JPS plans on offering limited telecoms services

The company plans to utilise these licences for “both” internal and retail purposes going forward but a concrete strategy remains uncertain, JPS president and chief executive Kelly Tomblin said in an interview with the Jamaica Observer on Friday following the annual general meeting at its head office in Kingston.

“There is a blurring of the lines between energy and communication. The company is weighing its strategic options,” added Tomblin.

“Whether its telecoms or energy solutions we will take the next couple of months to review the strategic options to see what is right for us,” she said.

She however denied that the company would provide telecom’s services that rival in some way those offered by Flow and Digicel.

“I am not saying that. I also said gas, electronic and telecoms. Right now its time for JPS to stand back and weigh its strategic options going forward,” she said when pressed about directly competing in the telecom’s market.

Since the start of this month the Jamaica Observer attempted to get clarity on the role of its telecom licences following the release by the regulator of its latest licence spreadsheet.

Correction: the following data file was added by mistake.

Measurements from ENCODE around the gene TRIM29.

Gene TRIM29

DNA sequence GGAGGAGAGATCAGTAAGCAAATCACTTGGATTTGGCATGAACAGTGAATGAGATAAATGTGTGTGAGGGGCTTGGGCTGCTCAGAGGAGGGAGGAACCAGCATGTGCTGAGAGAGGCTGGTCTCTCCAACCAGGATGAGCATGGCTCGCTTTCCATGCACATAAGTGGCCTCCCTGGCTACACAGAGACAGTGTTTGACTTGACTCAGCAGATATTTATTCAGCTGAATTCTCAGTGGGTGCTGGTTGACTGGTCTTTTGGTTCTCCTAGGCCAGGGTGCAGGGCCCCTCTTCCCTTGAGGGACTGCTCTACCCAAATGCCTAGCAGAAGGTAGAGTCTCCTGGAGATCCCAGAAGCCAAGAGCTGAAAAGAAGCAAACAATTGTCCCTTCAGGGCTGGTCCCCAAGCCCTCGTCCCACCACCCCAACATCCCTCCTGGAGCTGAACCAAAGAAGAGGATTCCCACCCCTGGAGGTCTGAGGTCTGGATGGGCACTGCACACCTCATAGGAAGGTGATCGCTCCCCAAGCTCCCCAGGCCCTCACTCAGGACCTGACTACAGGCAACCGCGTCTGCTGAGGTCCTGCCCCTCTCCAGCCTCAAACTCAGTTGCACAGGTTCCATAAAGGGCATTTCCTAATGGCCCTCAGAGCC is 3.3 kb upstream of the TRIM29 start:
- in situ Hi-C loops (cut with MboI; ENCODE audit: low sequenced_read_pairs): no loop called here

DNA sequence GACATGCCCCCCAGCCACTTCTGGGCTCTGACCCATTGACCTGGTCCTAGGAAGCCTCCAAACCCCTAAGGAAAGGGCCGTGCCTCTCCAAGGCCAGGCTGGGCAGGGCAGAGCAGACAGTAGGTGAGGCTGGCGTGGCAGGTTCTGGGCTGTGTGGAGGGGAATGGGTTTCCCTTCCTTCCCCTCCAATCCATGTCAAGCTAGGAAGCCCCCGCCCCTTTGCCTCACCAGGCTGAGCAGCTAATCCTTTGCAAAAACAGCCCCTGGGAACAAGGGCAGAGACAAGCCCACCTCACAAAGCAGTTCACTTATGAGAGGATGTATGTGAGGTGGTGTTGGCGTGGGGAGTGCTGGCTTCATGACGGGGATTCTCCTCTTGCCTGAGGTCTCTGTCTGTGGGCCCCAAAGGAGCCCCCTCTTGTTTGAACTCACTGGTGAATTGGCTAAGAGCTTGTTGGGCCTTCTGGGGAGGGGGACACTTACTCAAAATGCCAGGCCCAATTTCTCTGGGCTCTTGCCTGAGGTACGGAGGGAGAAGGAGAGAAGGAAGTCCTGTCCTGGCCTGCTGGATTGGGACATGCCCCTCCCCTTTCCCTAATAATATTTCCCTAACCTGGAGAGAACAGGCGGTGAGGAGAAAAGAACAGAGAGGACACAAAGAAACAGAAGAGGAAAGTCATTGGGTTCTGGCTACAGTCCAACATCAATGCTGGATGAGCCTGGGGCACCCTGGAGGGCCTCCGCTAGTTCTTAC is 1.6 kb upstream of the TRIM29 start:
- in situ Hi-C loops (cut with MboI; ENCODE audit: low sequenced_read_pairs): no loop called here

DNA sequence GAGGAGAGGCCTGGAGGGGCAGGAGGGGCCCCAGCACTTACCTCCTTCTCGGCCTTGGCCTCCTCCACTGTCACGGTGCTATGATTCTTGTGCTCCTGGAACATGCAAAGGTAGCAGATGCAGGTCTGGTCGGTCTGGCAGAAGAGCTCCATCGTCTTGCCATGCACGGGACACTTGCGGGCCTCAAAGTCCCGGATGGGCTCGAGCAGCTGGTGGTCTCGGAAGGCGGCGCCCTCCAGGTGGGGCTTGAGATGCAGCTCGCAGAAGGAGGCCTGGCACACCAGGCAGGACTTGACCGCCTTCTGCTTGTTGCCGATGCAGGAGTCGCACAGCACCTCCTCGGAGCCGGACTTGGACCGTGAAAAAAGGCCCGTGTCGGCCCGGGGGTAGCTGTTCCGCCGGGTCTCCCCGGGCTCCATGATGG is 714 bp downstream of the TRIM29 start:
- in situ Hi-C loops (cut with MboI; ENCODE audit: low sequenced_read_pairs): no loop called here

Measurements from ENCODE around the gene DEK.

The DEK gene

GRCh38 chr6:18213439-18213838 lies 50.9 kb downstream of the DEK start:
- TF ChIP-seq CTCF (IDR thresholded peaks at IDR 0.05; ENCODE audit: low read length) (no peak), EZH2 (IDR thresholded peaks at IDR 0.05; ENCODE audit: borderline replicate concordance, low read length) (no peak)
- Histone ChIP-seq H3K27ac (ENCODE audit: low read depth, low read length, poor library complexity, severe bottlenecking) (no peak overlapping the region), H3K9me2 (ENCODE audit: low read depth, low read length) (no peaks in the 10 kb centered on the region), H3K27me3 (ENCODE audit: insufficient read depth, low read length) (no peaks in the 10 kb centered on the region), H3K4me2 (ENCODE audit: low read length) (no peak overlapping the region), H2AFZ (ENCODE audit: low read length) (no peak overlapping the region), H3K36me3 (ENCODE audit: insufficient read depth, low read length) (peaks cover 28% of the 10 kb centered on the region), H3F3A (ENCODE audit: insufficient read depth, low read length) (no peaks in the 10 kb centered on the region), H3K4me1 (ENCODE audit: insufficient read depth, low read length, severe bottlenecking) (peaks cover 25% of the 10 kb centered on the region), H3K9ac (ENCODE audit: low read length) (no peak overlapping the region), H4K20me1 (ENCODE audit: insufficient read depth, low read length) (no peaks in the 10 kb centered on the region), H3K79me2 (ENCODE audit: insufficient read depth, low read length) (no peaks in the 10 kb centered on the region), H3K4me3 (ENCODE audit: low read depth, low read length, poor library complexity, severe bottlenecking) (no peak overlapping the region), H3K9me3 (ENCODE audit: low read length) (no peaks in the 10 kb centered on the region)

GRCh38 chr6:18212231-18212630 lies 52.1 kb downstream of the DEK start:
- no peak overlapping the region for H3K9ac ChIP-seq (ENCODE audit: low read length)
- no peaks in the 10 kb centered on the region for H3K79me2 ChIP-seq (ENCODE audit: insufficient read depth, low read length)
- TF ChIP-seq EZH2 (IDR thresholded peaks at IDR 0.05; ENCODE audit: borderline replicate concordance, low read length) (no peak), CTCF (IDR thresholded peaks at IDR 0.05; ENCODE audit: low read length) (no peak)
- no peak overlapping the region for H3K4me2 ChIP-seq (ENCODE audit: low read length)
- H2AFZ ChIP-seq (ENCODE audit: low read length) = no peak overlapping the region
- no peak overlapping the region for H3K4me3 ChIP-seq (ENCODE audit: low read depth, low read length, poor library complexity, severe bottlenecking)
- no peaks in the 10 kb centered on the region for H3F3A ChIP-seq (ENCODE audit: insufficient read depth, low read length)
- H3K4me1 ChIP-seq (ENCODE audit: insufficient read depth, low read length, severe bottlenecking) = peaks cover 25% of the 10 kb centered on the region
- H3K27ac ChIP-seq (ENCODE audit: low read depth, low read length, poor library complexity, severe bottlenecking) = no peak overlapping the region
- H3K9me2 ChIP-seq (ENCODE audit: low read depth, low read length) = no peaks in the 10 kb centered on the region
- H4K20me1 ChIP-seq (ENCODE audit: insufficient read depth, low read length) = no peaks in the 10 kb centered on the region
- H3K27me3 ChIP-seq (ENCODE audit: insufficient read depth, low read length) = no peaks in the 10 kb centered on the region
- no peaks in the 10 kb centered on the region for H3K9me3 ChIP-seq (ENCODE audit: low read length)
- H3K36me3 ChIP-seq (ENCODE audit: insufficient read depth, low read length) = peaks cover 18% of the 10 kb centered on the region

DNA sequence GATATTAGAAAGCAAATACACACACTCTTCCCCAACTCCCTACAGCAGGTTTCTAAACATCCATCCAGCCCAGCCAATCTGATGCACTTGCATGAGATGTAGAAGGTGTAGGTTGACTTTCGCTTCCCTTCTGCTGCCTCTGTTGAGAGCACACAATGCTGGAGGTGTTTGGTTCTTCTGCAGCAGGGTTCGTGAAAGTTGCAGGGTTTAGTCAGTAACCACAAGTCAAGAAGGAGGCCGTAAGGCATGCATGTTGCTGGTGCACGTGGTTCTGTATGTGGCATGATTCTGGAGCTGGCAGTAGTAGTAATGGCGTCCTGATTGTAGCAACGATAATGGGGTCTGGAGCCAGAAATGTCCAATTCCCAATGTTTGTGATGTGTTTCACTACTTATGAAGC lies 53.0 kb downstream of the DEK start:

The telecom licences held by JPS allow it to provide international voice service , domestic carrier and domestic voice services, according to the Office of Utilities Regulation in its licencing spreadsheet released this month. Although JPS acquired two of its licences in 2012 it was largely unknown by the general public until the release of the OUR spreadsheet.

JPS generates, transmits, distributes and supplies electricity in accordance with its amended and restated All-Island Electric Licence granted in 2011.

JPS is owned by Japan-based Marubeni Corporation at 40 per cent; South Korea-based Korea East-West Power at 40 per cent; the Government of Jamaica at 19.9 per cent; and some 3,000 shareholders holding the remaining 0.1 per cent of the shares.

 




Leave a Reply

error: Content is protected !!